On institutional stability and endurance:
Prudence is a principle central to the theory and practice of public utility regulation, a hallowed standard of review by which utility behaviors and decisions are judged.  The concept of prudence might well be applied to the institution of regulation itself and those responsible for its endurance.  By nature and necessity, regulation is a political process, but by design it works best with a substantial degree of independence and when regulators are deeply committed to the ethical performance of their charge.  The prudent regulator considers their own behavior not in narrow terms of technical compliance with codes of conduct, but in broader terms of institutional stability.  The price of imprudence is paid not only by those whose impropriety betrays the public's trust but by the very institutions they are entrusted to service.  Adopting an institutional perspective, this review idealizes the prudent regulator by examining the intricately related and largely inseparable constructs of politics, independence, and ethics, and the transcendent imperative of regulation in the public interest.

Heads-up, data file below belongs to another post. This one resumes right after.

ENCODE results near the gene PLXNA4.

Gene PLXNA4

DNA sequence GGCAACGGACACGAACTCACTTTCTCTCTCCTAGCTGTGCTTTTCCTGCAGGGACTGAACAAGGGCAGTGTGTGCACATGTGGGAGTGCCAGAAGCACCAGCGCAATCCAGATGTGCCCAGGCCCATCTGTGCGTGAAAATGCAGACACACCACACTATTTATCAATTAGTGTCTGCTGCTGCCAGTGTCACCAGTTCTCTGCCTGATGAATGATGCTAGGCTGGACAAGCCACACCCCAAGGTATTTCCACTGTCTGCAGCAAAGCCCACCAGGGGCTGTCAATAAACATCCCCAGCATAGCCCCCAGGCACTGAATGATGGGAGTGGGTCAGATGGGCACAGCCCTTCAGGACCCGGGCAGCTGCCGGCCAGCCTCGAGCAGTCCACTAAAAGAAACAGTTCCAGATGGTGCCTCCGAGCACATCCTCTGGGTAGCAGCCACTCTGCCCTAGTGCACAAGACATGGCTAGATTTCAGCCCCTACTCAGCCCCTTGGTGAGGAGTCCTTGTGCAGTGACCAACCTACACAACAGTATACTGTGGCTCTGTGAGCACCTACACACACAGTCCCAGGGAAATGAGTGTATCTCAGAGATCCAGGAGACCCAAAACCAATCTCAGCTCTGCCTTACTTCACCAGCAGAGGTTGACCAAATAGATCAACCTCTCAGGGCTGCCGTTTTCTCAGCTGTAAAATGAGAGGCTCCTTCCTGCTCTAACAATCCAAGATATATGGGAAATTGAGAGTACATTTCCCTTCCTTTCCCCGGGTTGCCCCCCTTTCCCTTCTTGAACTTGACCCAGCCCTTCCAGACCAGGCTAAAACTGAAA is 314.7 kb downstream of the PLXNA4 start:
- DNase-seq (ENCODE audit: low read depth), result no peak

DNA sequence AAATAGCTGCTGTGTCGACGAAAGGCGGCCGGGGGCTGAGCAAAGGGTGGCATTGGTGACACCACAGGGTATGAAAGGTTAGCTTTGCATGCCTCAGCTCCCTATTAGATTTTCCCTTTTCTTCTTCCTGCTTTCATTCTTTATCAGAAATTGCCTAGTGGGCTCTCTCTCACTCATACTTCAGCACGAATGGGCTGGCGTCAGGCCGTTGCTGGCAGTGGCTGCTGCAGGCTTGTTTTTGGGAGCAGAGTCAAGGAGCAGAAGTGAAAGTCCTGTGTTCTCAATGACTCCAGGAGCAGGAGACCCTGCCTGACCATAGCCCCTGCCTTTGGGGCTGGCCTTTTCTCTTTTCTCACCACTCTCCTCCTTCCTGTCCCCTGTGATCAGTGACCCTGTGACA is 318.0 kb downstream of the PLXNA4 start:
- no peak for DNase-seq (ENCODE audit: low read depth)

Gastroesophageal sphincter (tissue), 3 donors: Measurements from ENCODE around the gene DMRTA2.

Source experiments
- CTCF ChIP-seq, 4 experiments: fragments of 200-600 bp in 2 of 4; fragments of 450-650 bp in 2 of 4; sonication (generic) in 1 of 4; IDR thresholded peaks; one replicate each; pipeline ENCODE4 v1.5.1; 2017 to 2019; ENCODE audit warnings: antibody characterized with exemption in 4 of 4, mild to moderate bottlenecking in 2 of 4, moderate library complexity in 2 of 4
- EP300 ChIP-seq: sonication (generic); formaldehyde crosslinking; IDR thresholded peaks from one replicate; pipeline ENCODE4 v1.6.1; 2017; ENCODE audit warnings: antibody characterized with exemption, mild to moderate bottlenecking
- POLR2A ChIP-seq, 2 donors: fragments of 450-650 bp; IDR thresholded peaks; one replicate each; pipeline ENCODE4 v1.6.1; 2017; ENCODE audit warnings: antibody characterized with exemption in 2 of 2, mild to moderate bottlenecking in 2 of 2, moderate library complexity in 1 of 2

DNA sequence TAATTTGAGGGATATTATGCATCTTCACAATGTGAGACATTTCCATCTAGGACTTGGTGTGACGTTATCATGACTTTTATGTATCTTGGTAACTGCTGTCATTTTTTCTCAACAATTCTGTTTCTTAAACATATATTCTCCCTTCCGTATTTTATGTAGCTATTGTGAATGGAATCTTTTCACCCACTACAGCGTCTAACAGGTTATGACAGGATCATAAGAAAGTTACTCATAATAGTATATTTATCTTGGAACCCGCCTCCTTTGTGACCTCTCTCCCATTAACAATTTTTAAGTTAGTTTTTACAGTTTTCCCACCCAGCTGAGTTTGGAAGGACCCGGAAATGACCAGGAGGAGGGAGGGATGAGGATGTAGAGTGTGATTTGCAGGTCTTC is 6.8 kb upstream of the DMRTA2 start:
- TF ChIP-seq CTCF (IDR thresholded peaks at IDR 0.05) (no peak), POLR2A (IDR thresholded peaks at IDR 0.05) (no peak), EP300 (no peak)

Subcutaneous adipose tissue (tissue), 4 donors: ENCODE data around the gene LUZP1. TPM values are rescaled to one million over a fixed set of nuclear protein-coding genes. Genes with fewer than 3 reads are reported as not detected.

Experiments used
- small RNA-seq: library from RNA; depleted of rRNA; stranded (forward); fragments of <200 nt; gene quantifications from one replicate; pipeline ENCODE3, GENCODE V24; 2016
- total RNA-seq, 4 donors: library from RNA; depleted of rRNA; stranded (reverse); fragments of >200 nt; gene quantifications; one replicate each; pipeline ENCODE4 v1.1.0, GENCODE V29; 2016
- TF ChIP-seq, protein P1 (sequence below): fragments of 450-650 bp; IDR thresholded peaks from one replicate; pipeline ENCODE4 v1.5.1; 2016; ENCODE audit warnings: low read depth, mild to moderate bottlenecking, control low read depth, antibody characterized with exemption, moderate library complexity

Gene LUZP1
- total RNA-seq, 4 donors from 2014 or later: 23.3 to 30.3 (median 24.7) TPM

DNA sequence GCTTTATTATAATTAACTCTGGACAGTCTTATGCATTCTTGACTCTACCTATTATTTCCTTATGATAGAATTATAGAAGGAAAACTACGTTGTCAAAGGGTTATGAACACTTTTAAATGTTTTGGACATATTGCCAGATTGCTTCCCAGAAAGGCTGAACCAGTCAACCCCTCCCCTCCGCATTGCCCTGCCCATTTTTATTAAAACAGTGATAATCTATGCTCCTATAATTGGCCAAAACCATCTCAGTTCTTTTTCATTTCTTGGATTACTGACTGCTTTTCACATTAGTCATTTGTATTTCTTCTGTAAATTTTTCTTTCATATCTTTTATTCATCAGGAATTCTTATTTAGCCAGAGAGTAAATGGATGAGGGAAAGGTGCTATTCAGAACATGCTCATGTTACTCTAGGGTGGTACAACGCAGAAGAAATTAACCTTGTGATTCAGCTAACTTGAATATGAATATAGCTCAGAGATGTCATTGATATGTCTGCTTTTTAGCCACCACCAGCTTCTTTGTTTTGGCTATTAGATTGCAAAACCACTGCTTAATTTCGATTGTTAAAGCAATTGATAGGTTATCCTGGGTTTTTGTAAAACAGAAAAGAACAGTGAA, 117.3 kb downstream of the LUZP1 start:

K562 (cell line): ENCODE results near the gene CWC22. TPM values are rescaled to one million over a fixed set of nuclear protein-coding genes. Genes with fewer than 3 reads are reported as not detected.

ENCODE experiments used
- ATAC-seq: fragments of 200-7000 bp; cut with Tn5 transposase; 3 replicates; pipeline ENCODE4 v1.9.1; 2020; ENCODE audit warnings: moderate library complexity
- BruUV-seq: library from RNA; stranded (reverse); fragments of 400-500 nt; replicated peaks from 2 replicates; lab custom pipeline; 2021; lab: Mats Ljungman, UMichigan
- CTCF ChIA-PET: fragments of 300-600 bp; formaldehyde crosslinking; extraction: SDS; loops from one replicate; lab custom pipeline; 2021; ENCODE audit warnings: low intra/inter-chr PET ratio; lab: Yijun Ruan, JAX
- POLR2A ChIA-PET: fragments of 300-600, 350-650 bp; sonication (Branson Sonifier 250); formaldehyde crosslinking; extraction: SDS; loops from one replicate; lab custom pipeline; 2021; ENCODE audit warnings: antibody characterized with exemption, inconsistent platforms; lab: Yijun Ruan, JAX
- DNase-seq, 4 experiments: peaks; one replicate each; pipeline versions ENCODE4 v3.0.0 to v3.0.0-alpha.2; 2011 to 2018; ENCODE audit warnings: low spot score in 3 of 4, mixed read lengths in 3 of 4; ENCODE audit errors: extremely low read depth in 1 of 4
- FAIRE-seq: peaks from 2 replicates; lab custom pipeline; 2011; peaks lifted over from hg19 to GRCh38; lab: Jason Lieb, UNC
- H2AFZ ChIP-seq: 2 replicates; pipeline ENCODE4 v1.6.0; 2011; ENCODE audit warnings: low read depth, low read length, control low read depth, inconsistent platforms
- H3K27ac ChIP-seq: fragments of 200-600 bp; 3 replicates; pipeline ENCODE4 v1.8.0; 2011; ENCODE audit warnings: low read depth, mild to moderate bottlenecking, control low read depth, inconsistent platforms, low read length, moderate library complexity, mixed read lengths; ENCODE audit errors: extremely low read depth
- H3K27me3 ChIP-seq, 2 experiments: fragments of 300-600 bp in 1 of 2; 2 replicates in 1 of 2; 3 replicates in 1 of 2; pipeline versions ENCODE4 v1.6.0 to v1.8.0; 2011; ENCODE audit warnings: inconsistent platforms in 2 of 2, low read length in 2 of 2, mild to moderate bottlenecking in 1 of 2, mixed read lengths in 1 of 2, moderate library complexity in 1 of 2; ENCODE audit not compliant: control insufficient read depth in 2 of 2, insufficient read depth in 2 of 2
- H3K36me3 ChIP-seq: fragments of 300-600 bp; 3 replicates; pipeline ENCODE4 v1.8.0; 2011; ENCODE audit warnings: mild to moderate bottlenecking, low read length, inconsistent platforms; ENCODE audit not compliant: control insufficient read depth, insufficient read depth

A prudent regulator:
The prudent regulator knowingly and authentically embodies all of these virtues - dedication to public service, obligation to the public interest, intellectual curiosity, personal humility, political independence, judicial demeanor, and commitment to ethics - as well as an understanding and appreciation of why they matter fundamentally to the institution.  Good and prudent regulators are a necessary condition for good regulation - regulation in the public interest that is reasoned equitable, and efficacious.
On public interest: